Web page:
• Goals and achievements
  • Gains for completing a task
  • Dreams and visions
  • Next steps to their career path

Some managers try to interact with incentive-driven team members in this way, but often take the topic to extremes. They may say things such as, “You’ll get a promotion,” “You’ll get a raise” or “Perhaps we might look at a new job for you down the road” on a regular basis—which is too often. Such seemingly motivational statements are of limited appeal as it comes across as phony with an unrealistic approach.

Here’s an example of how to use incentive motivation effectively. Use positive statements with employees who derive the most from benefit-centered motivation, but frame them in such a way as to make them attainable—such as, “Here’s what we’ll gain,” “This is where we’re heading” and “If we accomplish this, we’ll get new clients, more business, or be viewed as experts.”

internal motivation image

Internal Motivation

When I lead sessions on motivation, almost all people in the audience state that they are internally motivated—that is, they can motivate themselves to do a good job without incentives or fear. The problem is that these people are not as common as the loss and benefit people, and most people in our training who claim to be internally motivated discover they really aren’t.

Employees tend to think that if they’re not internally motivated, others—especially managers—will think there’s something wrong with them. Many people are truly internally motivated and operate as such, but many more are simply trying to pass themselves off as a self-starter, simply because they think it’s the image they’re supposed to project.

Everyone is internally motivated to some extent about something in life—but, unfortunately, this condition is very selective. You only have to look so far as your teenage sons or daughters to understand this: Ask them to mow the lawn or clean their room and they’ll be too tired, but as soon as a friend calls with an invitation to go out, they’re suddenly full of energy. They were internally motivated by something there, but it certainly wasn’t the household chores.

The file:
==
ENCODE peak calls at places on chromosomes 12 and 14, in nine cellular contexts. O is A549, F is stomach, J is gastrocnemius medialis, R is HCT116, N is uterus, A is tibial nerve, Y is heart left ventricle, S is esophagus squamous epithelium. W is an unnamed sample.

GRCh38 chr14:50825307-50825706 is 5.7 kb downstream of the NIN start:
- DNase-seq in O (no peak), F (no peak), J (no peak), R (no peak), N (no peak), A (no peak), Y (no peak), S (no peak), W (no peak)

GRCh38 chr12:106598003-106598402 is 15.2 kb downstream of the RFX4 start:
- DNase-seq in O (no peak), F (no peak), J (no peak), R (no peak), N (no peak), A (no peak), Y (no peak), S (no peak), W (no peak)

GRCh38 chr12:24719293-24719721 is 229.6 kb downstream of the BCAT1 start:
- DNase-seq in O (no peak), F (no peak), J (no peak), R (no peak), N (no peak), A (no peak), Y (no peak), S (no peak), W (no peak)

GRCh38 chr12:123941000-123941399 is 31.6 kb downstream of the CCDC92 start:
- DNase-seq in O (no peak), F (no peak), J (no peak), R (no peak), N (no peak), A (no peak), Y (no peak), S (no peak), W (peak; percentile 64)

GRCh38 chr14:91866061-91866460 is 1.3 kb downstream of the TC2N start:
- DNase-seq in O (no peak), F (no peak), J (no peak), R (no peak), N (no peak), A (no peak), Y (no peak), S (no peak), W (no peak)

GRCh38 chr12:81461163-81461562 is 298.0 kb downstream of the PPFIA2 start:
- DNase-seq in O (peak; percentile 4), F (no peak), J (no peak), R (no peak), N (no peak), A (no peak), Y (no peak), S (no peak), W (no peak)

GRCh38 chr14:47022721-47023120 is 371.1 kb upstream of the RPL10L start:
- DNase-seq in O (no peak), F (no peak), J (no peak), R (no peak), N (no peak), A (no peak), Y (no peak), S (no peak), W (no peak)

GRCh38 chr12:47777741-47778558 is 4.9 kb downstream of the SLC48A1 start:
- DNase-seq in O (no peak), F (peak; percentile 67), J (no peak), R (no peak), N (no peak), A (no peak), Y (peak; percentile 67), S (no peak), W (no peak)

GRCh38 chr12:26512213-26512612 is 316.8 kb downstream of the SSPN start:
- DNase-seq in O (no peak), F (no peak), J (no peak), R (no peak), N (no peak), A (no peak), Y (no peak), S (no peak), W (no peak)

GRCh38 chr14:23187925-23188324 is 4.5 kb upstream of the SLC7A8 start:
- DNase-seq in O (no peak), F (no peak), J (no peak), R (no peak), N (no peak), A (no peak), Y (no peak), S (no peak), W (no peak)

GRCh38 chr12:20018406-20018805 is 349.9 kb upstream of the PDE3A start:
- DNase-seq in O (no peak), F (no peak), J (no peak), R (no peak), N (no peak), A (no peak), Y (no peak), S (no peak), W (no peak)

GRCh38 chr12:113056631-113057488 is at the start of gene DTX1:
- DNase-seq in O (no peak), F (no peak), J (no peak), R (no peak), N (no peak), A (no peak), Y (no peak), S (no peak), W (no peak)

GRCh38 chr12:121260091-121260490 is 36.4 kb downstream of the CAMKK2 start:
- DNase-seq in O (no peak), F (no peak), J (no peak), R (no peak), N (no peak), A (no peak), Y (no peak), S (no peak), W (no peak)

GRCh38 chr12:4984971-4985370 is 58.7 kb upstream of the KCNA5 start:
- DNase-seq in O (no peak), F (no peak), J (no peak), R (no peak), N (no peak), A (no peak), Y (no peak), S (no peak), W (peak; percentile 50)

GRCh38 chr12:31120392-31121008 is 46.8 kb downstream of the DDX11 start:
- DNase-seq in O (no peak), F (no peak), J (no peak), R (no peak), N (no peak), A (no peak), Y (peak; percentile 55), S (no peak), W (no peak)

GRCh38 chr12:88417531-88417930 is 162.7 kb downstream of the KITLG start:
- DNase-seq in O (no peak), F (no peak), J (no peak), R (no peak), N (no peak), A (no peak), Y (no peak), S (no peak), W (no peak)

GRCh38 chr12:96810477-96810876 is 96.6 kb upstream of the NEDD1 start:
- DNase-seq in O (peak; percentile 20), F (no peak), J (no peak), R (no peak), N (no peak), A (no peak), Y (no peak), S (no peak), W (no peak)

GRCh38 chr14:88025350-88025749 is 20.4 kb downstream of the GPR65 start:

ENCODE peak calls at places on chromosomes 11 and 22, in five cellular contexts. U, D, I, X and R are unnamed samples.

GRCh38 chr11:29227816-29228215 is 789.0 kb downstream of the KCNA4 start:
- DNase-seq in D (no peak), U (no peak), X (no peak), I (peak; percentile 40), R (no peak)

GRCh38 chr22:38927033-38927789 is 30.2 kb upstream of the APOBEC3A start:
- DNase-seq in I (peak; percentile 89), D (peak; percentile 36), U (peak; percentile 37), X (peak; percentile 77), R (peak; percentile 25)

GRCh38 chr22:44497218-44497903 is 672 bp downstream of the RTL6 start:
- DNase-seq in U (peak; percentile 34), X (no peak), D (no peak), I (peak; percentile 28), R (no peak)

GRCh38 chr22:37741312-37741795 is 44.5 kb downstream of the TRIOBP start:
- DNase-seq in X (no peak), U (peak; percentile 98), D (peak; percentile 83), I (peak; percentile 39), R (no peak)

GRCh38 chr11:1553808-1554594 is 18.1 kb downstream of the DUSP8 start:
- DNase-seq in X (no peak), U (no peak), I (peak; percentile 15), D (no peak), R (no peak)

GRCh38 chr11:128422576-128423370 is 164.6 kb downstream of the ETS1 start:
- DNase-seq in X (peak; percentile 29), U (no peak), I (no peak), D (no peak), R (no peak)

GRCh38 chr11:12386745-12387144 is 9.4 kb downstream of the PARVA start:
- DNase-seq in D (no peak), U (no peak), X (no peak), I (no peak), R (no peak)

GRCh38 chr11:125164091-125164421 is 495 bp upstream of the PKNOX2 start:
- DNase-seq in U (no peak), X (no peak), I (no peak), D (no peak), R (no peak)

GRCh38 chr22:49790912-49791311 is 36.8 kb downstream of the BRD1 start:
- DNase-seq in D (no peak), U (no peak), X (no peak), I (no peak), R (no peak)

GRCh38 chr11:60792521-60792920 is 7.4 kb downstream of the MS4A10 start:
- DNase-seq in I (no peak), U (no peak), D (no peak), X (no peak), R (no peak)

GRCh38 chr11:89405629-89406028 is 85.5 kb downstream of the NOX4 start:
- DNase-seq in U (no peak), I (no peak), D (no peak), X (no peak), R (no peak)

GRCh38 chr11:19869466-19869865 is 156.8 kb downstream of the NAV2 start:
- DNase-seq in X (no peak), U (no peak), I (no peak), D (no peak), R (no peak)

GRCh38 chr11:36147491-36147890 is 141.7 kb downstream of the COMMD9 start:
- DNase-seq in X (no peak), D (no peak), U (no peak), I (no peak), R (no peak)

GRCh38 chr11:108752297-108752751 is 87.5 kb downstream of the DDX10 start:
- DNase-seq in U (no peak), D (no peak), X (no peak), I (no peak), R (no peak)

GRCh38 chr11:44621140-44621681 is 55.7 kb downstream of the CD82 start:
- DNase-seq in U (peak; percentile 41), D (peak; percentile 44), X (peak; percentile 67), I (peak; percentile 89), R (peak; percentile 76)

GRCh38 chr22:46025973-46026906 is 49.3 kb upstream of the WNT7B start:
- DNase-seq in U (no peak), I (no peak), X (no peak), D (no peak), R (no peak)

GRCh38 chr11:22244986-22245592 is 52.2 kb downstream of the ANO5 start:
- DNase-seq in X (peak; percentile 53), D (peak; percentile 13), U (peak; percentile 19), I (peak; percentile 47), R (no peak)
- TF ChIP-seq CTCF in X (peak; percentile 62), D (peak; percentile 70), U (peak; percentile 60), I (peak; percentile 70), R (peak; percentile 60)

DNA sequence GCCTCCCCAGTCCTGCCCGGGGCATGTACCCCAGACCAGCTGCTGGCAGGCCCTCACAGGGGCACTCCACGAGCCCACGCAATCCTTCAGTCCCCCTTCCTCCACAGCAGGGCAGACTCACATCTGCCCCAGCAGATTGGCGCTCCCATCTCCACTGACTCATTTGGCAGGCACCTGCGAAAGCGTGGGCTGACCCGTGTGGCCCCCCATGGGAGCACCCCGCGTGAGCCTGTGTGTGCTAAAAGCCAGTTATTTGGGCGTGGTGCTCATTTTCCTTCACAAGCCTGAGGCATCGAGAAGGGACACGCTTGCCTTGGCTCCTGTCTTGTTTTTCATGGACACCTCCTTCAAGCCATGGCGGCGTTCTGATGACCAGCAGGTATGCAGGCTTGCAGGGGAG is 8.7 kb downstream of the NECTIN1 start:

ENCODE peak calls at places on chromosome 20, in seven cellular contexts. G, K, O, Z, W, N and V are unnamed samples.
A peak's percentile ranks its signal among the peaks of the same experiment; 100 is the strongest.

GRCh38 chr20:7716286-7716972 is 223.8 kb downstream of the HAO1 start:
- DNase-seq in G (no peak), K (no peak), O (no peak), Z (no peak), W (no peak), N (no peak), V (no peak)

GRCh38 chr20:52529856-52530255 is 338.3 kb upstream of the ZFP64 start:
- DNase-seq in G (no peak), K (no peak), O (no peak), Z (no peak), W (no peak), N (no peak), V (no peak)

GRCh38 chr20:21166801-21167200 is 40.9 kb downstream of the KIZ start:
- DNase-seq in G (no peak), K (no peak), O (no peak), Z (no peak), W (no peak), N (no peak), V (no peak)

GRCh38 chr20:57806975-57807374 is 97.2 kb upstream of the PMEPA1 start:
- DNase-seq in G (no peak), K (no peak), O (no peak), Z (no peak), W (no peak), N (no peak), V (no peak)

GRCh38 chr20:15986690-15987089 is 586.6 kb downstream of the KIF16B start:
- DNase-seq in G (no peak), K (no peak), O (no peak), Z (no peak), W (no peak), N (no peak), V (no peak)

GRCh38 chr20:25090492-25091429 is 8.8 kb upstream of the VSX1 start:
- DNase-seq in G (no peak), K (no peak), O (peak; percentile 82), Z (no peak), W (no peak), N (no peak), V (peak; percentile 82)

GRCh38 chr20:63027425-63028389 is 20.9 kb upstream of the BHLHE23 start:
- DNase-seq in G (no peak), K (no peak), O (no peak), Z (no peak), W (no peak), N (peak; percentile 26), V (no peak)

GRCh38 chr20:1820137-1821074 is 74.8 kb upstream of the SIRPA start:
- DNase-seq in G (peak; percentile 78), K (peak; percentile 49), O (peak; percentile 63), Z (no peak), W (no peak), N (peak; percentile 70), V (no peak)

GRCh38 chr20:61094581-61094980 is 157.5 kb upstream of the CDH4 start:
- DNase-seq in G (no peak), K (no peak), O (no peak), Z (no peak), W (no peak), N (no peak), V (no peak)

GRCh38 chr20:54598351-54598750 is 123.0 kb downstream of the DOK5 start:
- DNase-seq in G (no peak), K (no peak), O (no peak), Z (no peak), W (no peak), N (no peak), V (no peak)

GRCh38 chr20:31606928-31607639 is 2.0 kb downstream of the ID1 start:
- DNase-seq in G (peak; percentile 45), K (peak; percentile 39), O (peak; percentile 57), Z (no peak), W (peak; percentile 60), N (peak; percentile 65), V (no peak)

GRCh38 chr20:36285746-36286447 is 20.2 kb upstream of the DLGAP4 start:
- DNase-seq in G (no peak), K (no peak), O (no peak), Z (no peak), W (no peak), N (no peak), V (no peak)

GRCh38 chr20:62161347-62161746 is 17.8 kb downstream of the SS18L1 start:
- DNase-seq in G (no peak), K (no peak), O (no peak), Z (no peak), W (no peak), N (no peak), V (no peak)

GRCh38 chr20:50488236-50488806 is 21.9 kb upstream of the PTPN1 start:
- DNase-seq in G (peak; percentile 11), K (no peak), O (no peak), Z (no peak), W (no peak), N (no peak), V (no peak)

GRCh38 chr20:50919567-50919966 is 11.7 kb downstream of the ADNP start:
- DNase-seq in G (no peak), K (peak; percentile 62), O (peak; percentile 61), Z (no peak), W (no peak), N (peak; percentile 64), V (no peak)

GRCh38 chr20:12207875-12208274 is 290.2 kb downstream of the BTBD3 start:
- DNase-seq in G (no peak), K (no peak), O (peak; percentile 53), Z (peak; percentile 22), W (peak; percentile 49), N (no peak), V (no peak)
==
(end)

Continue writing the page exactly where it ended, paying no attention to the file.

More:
When it comes to the workplace, internally motivated team members are the ones who know how to make their motives bigger than their actions. They are very clear about their active needs and work at self-motivation in contrast to someone motivating them. Self-starters align their needs with what they do for a living so that there’s a level of connection between “what makes them tick” and their job.

What Motivates You?

What make you tick? Which of the 3 types of motivation motivates you the most? Let us know your thoughts and ideas in the comments area below. Thanks!

I’d Love to Hear from You

If you have ideas that you feel like sharing that might be helpful to readers, share them in the comments section below. Thanks!

Want more leadership inspiration? Download our ultimate eBook with our easy to use Motivational Checklist.

Dr. Mary Kay Whitaker

Mary Kay is a hype-free business strategist, speaker, author and co-founder of About Leaders. She’s consulted with hundreds of companies and trained thousands of leaders including DOE, NNSA, Mars Petcare, Future Foam, Cornell Cookson. Follow her on Twitter and Facebook.

  • Dr. Whitaker:

    I am motivated “most” by intrinsic rewards received observing others grow to higher levels of success.

    Leaders needs to be able to figure out which of the three motivational strategies work best on their people. While we would prefer to not have to use fear or intimidation to motivate, sometimes it works best. Having said that, it must be followed up with positive recognition for success.

    In my past school district position, I found that different employees responded to different types of motivation. Some needed incentives, some needed external coaching, some needed to be intimidated without abuse; non-verbals worked with these types also.

    Building strong working relationships helps leaders “know” those being led.